Twine Weekly: PANIC ATTACK!

This week I experienced a Twine that hits pretty close to home. PANIC ATTACK! explores procrastination and the stresses that are caused by it. It could be that I was putting a lot of myself in the game but it seems to be geared towards personal projects and the typical “around the house” distractions. Regardless, this game uses a single system to great extent to convey the feeling of never having the proper motivation to accomplish a task.

PANIC ATTACK!’s use of repetition seems jarring at first. Every decision yields negligible progress and always takes the player to one of three screens. However, this cycle of pre-work, during work, and stressed out is integral to putting the player in the shoes of someone like me, easily distracted and prone to putting work off until last minute. The player is given many actions to choose throughout the day but never given the option to actually get the work done. That is to say the option is presented but the player can never choose it. Much like Depression Quest before it, PANIC ATTACK! explicitly presents options that are unavailable in an attempt to simulate the mind of a procrastinator. Naturally, the stress of the task, and the subsequent procrastination, lead to increasing stress as the due date creeps closer. When the player becomes excessively stressed they are presented with two options, breathe or escape. “Escape” presents the player with common media consumption — TV, books, and video games — to pass the time and decompress. “Breathe” allows the player to calm their nerves without utilizing time to do so. This cycle continues until the player quits the game, which is an option available at any time. The player is then informed that quitting is okay because we always have tomorrow.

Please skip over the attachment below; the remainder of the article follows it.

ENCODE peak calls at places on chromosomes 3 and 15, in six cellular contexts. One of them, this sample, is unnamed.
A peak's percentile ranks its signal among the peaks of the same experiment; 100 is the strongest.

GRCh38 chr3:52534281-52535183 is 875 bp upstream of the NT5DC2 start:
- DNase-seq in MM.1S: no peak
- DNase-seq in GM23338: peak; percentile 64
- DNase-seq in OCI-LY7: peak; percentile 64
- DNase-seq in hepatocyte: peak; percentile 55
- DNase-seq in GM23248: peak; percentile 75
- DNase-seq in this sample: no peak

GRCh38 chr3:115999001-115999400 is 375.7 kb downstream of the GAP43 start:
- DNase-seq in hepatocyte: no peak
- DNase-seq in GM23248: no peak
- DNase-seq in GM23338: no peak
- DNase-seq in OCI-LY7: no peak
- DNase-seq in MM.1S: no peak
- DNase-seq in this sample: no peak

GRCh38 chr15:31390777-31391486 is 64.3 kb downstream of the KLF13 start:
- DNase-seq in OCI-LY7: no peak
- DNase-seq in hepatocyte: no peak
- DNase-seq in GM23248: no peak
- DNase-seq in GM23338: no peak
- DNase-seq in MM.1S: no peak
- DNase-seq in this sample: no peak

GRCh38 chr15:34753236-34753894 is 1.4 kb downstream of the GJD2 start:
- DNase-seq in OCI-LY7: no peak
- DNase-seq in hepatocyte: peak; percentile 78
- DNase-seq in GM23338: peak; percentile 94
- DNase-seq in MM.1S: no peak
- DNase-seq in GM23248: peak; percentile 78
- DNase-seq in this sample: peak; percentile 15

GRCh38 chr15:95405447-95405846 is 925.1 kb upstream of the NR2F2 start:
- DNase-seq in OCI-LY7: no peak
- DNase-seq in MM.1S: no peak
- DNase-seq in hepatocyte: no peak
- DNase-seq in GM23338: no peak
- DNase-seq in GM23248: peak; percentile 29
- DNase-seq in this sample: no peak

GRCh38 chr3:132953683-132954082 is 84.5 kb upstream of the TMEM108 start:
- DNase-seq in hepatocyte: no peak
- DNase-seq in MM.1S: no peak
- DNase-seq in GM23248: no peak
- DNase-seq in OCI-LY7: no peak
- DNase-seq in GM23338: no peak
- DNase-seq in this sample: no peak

While the game itself is fantastic, I do have some gripes about the interface. The color of the normal text and hyperlinked text are the same and I never knew what text could be clicked on from a glance. I could see this being intentional to give added effect to the non-selectable options(like the “Get right to work” option) but I feel it negatively impacts the flow of play more than it adds. This one is more of a personal opinion, but the colors used are a bit harsh for my tastes. The green text is fine but that neon background strained my eyes and I was forced to play in short bursts.

It is amazing how relatable this game is for me. Every design choice was expertly implemented to present a very specific experience to the player and it does so perfectly. I highly recommend this to anybody having issues empathizing with people who experience difficulty beginning projects.

Created by: swizzle kiss
Can Be Found at:


Leave a Reply

Fill in your details below or click an icon to log in: Logo

You are commenting using your account. Log Out / Change )

Twitter picture

You are commenting using your Twitter account. Log Out / Change )

Facebook photo

You are commenting using your Facebook account. Log Out / Change )

Google+ photo

You are commenting using your Google+ account. Log Out / Change )

Connecting to %s